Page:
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Flailing limbs: LCC and its famously anti-policy branch

London Cycling Campaign is a funny beast. It seems to be the vague head of a loose collective of local cycling groups scattered around London, of varying sizes and levels of activity.

I call it a “vague head of a loose collective” because the local branch campaigns seem to be free to say and do almost anything they want, even if they go entirely against the campaign’s stated goals.

After decades of failure, LCC members have voted, passed the motions, and at long last the LCC has started to become a modern cycling campaign which is asking for the right things.

But isn’t it time to make sure the local branches are following suit?

Most famously – and I’m not the first to notice it by a long shot – the Hackney branch is known for its adherence to what might be called the Franklin and Forester view of cycling: The proper place for it is on the road, mixed with cars, lorries and buses (or at best meandering around the back streets) and anything else is pure namby-pamby devilment. They’ve been this way for many years.

Hackney Cyclists claim to support LCC HQ’s “Space for Cycling” campaign, yet at least three committee members are firmly against some of the campaign goals – co-ordinator Trevor Parsons, long-time LCC member Oliver Schick, former Hackney councillor Rita Krishna, to name the three whose public comments I’ve used in this post.

While the group does support the cycle-friendly intervention of removing through-motor-traffic from minor streets by means of modal filtering (a worthy and important goal), they adamantly refuse to support – and actually work against – the biggest single intervention to enable mass cycling: cycleways on main roads.

How does someone follow LCC’s democratically-approved AGM motions while describing bus stop bypasses as meaning “bus users being done over and having to dodge cyclists“? What sort of cycle campaigner considers cycleways to be “attacking bus users“, and London’s first half-decent attempt at providing for cycling as “the emperors new clothes“?

How is the Space for Cycling manifesto remotely compatible with the belief that that “cyclists and cars want to share” on a vast, fast, six-lane road? And how can a cycle campaigner believe that everyone who uses a bike should be held responsible for the actions of anyone else using that same mode of transport?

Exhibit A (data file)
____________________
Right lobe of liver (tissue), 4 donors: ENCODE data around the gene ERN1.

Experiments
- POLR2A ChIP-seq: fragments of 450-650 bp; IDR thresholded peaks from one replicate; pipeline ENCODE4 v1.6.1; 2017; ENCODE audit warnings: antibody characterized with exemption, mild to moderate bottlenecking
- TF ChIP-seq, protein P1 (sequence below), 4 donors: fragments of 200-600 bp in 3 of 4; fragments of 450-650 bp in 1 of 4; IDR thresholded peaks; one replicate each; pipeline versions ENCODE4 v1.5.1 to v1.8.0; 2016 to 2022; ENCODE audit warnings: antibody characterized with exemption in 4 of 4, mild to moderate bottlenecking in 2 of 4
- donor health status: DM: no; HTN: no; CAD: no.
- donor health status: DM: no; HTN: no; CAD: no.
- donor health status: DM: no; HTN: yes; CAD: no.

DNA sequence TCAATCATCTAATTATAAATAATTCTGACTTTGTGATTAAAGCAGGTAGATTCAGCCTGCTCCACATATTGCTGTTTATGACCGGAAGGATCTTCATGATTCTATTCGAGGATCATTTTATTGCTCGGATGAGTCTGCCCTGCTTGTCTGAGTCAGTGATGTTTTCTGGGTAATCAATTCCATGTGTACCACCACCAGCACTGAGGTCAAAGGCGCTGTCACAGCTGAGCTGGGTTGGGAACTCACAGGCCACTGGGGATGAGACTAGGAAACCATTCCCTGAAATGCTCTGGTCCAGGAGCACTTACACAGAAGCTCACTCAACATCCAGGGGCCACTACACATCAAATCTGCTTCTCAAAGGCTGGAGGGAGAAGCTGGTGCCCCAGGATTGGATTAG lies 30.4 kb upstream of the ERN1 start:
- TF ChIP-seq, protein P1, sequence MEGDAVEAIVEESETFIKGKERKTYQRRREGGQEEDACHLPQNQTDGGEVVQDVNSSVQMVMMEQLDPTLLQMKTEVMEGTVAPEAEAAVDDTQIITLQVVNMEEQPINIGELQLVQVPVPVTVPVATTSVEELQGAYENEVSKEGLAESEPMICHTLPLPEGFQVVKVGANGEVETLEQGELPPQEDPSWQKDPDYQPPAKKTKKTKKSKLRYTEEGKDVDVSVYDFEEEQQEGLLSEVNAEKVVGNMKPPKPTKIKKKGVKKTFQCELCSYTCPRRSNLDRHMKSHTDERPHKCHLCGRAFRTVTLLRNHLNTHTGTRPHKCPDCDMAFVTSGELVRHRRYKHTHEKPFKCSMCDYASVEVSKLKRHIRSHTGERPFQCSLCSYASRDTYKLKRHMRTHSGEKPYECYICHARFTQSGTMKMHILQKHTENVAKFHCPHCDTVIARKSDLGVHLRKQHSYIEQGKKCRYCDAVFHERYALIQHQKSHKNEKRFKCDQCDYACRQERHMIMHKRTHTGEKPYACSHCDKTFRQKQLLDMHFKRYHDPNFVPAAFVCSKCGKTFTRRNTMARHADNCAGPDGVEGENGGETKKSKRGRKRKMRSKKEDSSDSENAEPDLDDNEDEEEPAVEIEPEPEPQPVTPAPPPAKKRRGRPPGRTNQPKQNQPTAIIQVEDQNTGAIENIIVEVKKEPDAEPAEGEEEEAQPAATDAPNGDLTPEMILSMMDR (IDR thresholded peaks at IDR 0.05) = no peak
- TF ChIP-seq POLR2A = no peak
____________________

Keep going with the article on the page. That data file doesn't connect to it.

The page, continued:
The belief that Dutch-style cycleways won’t work in central London is surely in opposition to “Space for Cycling”, which calls for far bigger road changes than merely insisting two-way streets are all that’s required to make cycling safe and inviting for all. (As if having cars and buses moving both ways at Aldwych would make me ride there – ha!)

Apparently “Dutch police shout at people for cycling on smooth, empty carriageways. We don’t want that over here.” That’s not my experience of riding a bike in the world’s best country for cycling. Hackney Cyclists don’t want “tokenistic, and in the long term potentially dangerous, engineering solutions such as cycle lanes and tracks.”

Instead of copying a proven method to gain a mode of transport which is safe and appealing to everyone, cycle training will solve all problems, as “a well-trained and assertive bicycle rider will in any case take the primary position when approaching a narrowing such as this pre-signal, to ensure that the driver of the vehicle behind him or her is not tempted to pass too closely.”

How is any of this compatible with the LCC’s policy of pushing for physical separation of motor and cycle traffic on busy roads?

I don’t see how the LCC can allow Hackney Cyclists to bear their name and logo when so many of the leading lights believe the very opposite of what the campaign stands for.

Hackney LCC also have close links with Hackney Council, not just former councillor and party activist Krishna, but also councillor Vincent Stops, who describes Hackney Cyclists as “the most sophisticated cycling campaign group in London“, considers Dutch-style cycleways to be “trip hazards“, and sees bus stop bypasses as “terrifying pedestrians“.

Councillor Stops also claims that Hackney Cyclists consider Kingsland High Street is “perfect for cycling” – though it has since been revealed that this was merely the personal opinion of Hackney Cyclists committee member Schick.

This is Kingsland High Street:

Kingsland High Street in Hackney, London. A bus is stopped, and a lorry is overtaking it. A cyclist dressed in high-visibility clothing follows the lorry, and a bus follows the cyclist.

“Perfect for cycling”

Does this road look “perfect for cycling” to you? Do you believe someone who said this really has LCC’s Space for Cycling principles at heart?

I don’t even want to debate the actual views held here – madly wrong as I consider them to be – everyone has the right to believe whatever they want.

And of course not everyone in the LCC is going to agree on everything. I’m not suggesting that the LCC becomes some sort of Stalinist one-party state which allows no dissenting voices. Open debate is good, there needs to be room for a wide range of views.

But when a local branch is dominated by beliefs which are clearly at odds with core campaign objectives, it makes no sense for it to be part of the campaign any more. London Cycling Campaign is now, in policy, a campaign which believes in separation of traffic modes along Dutch lines, yet one of its branches works against the LCC’s goals in their area.

At what point does LCC HQ decide that such views aren’t compatible with the campaign’s core objectives and take action?